Outward and return route are never far from each other (if mostly at much different height), therefore there are several ways to pick up the return route to Great Malvern earlier than described:
· at the Gold Mine stone dial (7.9 km/4.9 mi, 457m ascent, 3/10);
· at the Wyche Cutting/The Wyche Inn (9.1 km/5.6 mi, 519m ascent, 4/10);
· at The Malvern Hills Hotel (17.2 km/10.7 mi, 884m ascent, 9/10).

Finish at The Malvern Hills Hotel after going up to British Camp and take the 44B bus back (12.9 km/8.0 mi, 737m ascent, 7/10).
An Extension to the four northerly tops adds 2.0 km/1.2 mi and 111m ascent.

Elenvenses/Lunch/Tea en route/Tea in Great Malvern: Plentyful options. Check the webpage or the pdf for details.  
For walk directions, map, height profile, photos and gpx/kml files  click here. T=swc.324


David Colver said...

Is there any connection between this area and Elgar? I have long wanted to see the area he lived in.

Walker said...

There absolutely is, yes. This is the area he loved and mostly lived in. The landscape is the one his music describes and encapsulates. Elgar himself once claimed that much of his music came from walking and cycling around the area and writing down the sounds he heard. He lived in various places in the area (particularly in Worcester) and there is even an Elgar Birthplace Museum - though I would warm you he only lived there till he was two, so the influence on him of that particular location can’t have been that great!

Thomas G said...

Elgar's statue is passed early on: see the last para on page 5 of the pdf

Thomas G said...

Due to a change of plan for one walker, a couple of cheap Advance tickets for the 19.12 return train on Sunday are available (£20.00 for two). They are only valid though with a Two Together-Card and for two people travelling together! If interested, send an email to me (if you have my address) or to saturdaywalkersatyahoodotcodotuk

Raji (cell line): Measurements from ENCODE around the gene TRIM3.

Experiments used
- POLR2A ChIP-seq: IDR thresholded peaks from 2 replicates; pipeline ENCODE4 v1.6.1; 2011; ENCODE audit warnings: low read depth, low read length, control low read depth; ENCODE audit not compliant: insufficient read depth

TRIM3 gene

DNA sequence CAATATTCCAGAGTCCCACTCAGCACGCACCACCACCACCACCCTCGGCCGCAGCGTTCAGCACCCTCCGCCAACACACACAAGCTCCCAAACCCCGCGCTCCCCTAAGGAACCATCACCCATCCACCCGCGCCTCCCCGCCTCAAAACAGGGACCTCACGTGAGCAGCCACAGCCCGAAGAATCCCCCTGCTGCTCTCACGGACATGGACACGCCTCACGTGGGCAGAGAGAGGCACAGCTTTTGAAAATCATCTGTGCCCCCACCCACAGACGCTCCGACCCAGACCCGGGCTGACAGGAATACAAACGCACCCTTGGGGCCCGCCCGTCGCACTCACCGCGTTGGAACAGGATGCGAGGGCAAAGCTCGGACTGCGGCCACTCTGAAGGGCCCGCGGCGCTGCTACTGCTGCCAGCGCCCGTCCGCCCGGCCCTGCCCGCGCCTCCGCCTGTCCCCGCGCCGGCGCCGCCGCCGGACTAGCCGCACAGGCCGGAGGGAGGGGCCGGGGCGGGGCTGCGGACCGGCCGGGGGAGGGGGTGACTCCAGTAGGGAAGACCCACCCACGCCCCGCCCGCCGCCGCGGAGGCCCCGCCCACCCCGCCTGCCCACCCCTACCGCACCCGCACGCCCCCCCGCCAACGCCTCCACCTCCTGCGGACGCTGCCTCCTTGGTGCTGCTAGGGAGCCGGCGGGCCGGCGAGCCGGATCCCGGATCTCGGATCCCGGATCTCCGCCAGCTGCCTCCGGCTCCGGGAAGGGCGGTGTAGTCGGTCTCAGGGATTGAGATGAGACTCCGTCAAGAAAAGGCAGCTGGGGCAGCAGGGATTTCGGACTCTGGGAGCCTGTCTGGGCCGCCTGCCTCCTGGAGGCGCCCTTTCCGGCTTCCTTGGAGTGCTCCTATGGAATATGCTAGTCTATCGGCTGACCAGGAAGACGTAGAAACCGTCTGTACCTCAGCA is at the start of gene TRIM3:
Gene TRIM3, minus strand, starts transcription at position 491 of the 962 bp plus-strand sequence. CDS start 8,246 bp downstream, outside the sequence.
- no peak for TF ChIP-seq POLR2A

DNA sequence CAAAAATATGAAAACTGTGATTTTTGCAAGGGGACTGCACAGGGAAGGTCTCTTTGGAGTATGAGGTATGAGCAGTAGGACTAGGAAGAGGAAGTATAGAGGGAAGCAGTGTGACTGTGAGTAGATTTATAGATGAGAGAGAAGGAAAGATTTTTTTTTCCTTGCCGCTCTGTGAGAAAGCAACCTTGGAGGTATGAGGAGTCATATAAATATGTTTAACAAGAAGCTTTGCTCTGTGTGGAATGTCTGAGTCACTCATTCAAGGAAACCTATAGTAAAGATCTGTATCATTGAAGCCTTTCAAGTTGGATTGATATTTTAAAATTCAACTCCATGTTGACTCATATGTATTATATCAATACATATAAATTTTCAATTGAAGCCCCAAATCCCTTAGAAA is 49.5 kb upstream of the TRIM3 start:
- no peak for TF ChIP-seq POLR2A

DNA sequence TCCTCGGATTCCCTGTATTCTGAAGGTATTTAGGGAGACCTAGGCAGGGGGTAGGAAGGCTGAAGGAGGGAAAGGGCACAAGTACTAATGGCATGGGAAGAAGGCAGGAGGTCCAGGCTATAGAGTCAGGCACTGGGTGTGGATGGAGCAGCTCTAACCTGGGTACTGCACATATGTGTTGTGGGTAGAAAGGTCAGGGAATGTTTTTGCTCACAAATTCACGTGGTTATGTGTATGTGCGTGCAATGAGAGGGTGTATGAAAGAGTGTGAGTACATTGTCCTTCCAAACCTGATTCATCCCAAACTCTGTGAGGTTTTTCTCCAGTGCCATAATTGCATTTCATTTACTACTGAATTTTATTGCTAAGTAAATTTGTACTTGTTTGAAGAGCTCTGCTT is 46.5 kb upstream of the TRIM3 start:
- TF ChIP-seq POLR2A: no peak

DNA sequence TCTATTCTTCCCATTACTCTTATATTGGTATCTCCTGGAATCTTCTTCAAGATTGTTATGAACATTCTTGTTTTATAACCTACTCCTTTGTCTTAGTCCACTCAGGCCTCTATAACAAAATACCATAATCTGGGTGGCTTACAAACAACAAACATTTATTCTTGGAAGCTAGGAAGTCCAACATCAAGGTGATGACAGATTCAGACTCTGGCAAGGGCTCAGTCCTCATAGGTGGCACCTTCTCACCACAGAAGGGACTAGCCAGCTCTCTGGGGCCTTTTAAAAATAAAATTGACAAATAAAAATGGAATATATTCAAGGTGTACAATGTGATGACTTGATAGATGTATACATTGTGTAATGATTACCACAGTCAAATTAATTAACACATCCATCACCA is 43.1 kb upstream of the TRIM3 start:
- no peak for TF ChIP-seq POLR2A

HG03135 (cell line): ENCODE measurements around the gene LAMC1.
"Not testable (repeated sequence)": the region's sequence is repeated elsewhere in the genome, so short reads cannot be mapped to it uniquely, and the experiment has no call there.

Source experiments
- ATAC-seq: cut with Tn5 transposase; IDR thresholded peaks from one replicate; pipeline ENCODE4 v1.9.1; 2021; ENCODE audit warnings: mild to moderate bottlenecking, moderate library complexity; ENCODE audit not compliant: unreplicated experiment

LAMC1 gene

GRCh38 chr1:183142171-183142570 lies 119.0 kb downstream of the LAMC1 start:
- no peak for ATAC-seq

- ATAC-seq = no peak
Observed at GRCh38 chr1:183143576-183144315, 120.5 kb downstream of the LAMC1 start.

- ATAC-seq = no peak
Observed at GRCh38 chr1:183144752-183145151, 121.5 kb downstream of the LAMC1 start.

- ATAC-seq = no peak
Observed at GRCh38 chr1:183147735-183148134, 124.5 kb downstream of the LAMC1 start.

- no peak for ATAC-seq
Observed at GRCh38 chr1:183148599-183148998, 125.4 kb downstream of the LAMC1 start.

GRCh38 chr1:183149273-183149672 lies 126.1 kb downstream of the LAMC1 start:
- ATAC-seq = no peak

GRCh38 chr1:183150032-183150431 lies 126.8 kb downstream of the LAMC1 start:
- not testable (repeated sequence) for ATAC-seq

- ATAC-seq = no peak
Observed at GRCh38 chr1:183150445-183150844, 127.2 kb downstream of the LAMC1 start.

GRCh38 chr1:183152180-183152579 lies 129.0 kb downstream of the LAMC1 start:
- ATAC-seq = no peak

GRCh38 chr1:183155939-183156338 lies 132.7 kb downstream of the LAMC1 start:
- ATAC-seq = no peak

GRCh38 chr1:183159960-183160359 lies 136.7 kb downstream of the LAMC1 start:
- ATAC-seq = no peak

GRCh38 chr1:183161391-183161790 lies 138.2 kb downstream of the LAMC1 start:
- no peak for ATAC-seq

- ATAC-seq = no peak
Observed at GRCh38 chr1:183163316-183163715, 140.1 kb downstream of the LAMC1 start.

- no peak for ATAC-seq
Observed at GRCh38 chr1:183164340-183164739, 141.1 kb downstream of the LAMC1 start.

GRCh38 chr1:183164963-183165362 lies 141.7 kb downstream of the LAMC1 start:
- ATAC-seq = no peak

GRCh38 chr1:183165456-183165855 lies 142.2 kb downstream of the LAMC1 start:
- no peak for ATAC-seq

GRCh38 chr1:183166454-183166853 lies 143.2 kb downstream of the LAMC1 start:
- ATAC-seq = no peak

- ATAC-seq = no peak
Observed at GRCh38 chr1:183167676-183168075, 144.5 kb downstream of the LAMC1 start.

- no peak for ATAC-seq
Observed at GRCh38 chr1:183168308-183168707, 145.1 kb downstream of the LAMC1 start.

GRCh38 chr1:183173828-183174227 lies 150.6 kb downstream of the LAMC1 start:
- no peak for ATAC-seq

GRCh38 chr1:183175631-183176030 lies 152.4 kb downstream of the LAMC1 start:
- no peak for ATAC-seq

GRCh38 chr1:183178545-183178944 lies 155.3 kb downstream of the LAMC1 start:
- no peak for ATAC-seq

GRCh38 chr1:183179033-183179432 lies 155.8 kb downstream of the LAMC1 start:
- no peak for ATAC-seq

Thomas G said...

So there it was: the easiest accessible ridge walk in Britain (possibly). In weather much improved from yesterday, namely w=dry-with-sunny-periods.
22 at the station, 3 picked up higher up in Gt. Malvern near their hotel/bus drop off, 1 starting early straight from his hotel and 2 up from London on a later train. N=28
The sightseeing bit at the start of the route seemed to be appreciated by the masses, as was the first bit of ascent out of town to St. Ann's Wells. We then contoured the ridge half-way up it, mainly under tree cover, past the odd viewpoint, quarry or hidden lake, a bit of ridge walking with views of hills to climb later, and the Holy Well. Some stopped at the lunch pub at its first passing, reasoning that the loop up to Herefordshire Beacon and back down was unnecessary as we'd be up there tomorrow anyway, but most took the time.
Fine views were the just reward, as it would be the case from the following tops, to The Black Mountains across Herefordshire, and into the Severn Plain and to The Cotswolds on the other side.
About half the group walked the northerly extension to End Hill and North Hill, towering over Great Malvern. Drinks were in order at The Red Lion after the descent.